Eli Orzessek finds the answers to your travel questions.
I've always had a fascination with Russia and its culture, and since I'll be going to Europe in September to visit family in Croatia as well as checking out some other countries, I was thinking about doing a side trip there. While I've always wanted to go, I'm not sure it's a great idea as Russia is well known as being a very homophobic country and I'm a 45-year-old gay man. At the same time, I want to take the opportunity while I can. What do you think is the best way to approach it? Vic
This issue was highlighted during the Winter Olympics in Sochi back in 2014 — prior to the event, there was a huge crackdown on LGBTQI rights and it caused a lot of controversy and discomfort, particularly for gay athletes.
From what I've read, it's a bit of a paradox. Same-sex relationships are legal in Russia and there are apparently thriving gay scenes in Moscow and St Petersburg. However, there are rules against public expressions of homosexuality, backed up by legislation — and homophobic attacks have increased since the law was introduced in 2013.
Basically, if you decide to visit, you'll want to be as discreet as possible. This means no pride flags or symbols and you should even be wary of posting material that "promotes" LGBTQI issues on social media. Tourists have been jailed over this law, so it pays to be careful.
You're likely to feel safest in the big cities of Moscow and St Petersburg, which are a lot more tolerant and have discreet gay scenes. Writing for Vice, a UK expat describes Moscow as "the gayest city I've ever been in ... you just need to know where to go". The biggest gay club there is the five-storey Central Station.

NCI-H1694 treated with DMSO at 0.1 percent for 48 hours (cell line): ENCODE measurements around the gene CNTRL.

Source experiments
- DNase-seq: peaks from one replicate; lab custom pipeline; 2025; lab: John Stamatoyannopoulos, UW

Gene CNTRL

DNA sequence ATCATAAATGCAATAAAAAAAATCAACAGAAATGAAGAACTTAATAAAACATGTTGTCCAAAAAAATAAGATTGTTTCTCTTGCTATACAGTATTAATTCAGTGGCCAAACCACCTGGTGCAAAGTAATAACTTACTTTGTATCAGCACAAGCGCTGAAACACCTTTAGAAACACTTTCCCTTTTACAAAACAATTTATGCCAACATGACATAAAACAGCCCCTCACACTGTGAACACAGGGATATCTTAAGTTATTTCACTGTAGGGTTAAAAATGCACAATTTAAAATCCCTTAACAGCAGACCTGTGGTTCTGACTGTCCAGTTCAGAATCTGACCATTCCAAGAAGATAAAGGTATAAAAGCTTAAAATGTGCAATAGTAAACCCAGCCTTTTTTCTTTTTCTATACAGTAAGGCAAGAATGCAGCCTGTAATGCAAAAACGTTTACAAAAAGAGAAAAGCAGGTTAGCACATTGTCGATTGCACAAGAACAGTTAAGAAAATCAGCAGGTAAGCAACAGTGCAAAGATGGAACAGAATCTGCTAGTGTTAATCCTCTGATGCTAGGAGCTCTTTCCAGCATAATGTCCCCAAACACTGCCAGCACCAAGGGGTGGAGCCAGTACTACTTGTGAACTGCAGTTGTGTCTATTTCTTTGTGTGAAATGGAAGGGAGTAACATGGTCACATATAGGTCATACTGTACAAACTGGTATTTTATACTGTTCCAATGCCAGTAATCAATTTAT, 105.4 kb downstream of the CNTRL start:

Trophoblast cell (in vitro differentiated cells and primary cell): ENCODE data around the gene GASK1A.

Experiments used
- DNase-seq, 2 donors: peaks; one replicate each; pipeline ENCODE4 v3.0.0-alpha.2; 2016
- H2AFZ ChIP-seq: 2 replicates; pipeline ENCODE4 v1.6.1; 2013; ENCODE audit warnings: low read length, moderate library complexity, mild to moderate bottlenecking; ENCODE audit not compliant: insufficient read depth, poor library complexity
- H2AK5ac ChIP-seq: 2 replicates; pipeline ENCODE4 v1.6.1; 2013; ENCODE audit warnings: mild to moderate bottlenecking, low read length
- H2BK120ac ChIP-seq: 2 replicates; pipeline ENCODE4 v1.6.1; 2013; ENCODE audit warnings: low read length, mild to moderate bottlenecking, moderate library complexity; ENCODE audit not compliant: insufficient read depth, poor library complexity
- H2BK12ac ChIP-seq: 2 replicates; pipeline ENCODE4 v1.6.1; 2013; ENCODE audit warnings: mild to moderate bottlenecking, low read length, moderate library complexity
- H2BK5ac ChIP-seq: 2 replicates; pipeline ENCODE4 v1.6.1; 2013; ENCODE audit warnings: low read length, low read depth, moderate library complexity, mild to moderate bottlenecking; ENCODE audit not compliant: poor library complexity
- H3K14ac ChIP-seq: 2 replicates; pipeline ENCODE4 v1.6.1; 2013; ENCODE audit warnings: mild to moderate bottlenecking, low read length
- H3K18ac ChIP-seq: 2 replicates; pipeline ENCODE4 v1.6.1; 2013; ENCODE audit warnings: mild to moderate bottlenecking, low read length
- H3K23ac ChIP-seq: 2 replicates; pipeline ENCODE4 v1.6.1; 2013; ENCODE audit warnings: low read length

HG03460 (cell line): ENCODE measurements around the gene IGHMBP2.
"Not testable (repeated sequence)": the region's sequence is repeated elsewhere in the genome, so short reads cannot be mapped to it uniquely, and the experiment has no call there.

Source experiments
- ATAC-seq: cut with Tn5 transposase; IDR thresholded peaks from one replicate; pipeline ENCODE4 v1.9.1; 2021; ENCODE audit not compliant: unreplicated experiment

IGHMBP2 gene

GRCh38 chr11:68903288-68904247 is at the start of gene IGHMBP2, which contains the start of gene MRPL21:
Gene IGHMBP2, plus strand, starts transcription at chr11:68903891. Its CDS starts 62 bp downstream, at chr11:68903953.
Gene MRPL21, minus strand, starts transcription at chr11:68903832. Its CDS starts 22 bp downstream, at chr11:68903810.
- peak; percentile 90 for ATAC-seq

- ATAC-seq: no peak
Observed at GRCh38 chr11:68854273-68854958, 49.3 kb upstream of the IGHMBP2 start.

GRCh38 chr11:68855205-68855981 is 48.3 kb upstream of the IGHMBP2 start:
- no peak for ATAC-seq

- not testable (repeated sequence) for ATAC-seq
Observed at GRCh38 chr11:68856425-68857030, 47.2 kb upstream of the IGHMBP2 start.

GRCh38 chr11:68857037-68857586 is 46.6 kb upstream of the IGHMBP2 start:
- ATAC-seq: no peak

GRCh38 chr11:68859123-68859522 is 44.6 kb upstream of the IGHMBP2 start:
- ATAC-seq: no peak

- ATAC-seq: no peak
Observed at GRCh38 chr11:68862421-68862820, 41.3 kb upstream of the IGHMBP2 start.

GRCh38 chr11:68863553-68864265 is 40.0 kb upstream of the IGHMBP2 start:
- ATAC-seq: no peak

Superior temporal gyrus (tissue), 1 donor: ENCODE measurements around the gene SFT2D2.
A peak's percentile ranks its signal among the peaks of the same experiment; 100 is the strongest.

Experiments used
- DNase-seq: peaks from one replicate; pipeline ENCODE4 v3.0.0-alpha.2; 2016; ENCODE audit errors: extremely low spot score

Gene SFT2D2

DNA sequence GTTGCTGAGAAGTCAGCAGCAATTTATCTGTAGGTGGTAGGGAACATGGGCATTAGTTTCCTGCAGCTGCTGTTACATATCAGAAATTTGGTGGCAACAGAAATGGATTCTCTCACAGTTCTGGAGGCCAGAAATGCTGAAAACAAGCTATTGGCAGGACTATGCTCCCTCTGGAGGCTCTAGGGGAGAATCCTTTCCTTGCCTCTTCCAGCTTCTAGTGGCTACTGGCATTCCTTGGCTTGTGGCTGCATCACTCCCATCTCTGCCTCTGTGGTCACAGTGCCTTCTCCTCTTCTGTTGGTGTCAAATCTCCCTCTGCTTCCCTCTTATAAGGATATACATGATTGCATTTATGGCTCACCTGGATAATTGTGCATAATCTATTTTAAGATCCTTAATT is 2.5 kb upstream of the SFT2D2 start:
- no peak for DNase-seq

If you do go out on the scene, be aware of possible homophobic attacks when leaving — it's best not to hail a cab directly outside the venue.
Your safest bet would be a tour group — you're less likely to end up in the wrong place at the wrong time. All of the major tour companies offer comprehensive products for Russia, taking in St Petersburg, Novgorod, Klin and Moscow. You could opt for one that finishes in more LGBTQI-friendly territory, like Berlin.
There's also an Australian gay travel company called Above Beyond tours and they offer an 11-day tour of the Baltic Sea and Russia.
If you can put up with a bit of repression, I'd say go for it — just be careful.
In response to last week's question about Aswan-Luxor riverboats, Kate Graham wrote in to recommend Djed Egypt Travel (djedegypt.com/dahabiya-nile-cruise).
"It is expensive but you travel on a very beautiful dahabiya (canal boat) with a small amount of sailing, otherwise it is pulled by a tugboat so you don't have the noise and vibrations of having a motor on board. The boat is truly gorgeous and a great way to experience the atmospheric Nile, and the food is excellent."
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